tedster - 4:57 pm on Jun 8, 2010 (gmt 0)
Ppl were saying the same thing back in 2003.
Yes - and every year in between, too, although the Florida Update was a strong example of a major change.
For me the take-away is that the often predicted "fall of Google" did not happen in the seven years since. To put it mildly! Google has thrived.
If results are as awful as they seem to us, Google will notice that dissatisfaction and take steps to change it. They have a lot of QA metrics and they do use them. Already we are seeing reports in this thread that some shifts are causing improvements.
I ran into a search on a technical issue yesterday where Google was just not cutting it. Given all the discussion, I said to myself "OK you've got an example - see how Bing does." But sadly in this case both Bing and Yahoo results were also terrible.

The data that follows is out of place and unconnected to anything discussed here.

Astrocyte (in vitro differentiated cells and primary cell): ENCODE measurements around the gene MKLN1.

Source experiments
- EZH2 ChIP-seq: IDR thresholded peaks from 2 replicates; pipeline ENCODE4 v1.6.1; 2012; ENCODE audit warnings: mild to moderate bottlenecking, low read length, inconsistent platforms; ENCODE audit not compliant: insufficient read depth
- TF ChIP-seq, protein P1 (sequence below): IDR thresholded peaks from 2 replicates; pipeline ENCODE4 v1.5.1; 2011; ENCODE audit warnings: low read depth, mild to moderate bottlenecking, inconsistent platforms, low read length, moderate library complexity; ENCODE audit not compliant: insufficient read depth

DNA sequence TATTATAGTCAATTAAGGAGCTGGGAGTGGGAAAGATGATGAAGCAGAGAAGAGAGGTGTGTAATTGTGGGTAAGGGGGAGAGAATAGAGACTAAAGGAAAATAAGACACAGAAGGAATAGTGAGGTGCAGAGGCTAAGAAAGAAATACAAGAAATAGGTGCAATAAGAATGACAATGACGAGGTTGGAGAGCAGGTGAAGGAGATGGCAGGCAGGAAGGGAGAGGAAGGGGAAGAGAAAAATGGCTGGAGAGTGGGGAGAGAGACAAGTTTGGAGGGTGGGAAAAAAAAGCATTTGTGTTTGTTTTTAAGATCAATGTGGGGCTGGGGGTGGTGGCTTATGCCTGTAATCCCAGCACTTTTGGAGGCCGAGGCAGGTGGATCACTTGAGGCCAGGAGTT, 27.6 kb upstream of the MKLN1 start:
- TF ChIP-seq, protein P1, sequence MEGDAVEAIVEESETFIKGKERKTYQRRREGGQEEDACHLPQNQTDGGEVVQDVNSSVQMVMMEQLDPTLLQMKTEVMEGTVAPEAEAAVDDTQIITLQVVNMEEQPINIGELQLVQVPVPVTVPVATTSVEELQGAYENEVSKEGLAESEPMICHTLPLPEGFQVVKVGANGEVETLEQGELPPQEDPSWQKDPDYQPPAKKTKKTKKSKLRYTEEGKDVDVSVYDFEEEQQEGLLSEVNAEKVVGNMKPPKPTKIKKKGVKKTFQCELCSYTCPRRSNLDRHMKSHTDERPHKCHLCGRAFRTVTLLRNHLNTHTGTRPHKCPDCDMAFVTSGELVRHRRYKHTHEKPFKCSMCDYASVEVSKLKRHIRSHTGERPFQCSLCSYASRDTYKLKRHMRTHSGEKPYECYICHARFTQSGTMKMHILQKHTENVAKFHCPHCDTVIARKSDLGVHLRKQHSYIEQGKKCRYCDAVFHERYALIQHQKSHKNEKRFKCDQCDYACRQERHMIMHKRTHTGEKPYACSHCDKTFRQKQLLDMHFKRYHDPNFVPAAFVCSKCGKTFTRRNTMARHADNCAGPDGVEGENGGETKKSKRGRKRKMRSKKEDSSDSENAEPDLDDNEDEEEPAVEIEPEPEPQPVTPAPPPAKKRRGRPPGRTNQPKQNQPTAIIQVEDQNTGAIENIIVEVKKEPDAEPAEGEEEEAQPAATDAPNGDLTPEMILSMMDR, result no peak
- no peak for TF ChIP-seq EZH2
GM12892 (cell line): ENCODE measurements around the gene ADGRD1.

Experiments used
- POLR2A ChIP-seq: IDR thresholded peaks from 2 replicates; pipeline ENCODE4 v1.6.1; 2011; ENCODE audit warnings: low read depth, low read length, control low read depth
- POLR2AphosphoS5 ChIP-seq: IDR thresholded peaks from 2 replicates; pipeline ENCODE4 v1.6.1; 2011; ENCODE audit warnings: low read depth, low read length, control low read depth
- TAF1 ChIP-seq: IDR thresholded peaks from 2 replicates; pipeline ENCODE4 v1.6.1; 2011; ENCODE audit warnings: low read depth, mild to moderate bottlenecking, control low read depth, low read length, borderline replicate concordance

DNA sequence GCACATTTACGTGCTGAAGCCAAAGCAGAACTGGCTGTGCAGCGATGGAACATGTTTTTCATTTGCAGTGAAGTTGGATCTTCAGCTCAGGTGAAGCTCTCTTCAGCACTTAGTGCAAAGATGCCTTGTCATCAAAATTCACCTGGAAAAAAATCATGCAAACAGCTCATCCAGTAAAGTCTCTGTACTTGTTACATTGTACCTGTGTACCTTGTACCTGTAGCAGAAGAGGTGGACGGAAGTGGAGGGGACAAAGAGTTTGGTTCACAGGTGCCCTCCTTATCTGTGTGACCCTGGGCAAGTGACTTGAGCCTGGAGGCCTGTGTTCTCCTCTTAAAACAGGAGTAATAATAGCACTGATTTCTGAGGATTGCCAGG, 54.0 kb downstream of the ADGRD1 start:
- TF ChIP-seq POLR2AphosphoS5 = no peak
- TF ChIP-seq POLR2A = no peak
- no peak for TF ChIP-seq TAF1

We do need to face the fact that the search results are going to cater to the masses first and foremost. However, if the results can't also serve serious research by professionals, that will be a problem. Overriding quote marks and plus signs IS a problem, IMO - but my family doesn't notice it.
The new emphasis does seem to be on brands for some types of searches - and yet there are others where big brands are losing. One international brand name I work with lost 15% of their non-branded long tail traffic in May. So there's a miss, if the point was to feed more brand choices. That traffic seems to have gone to informational and academic sites, rather than to any competing commercial brand. And stepping away from my own focus, I can see that those search results also do the job.
So we're working with a complex logic, not a black and white kind of thing. And the gradual return of traffic for some sites also seems to point to some kind of automated feedback system in the algo, in my view.
So again I wonder, what factors make up a brand in Google's eyes? The number of searches on just the business name itself? Unlinked mentions? Offline media mentions? Navigational searches? Whois ownership?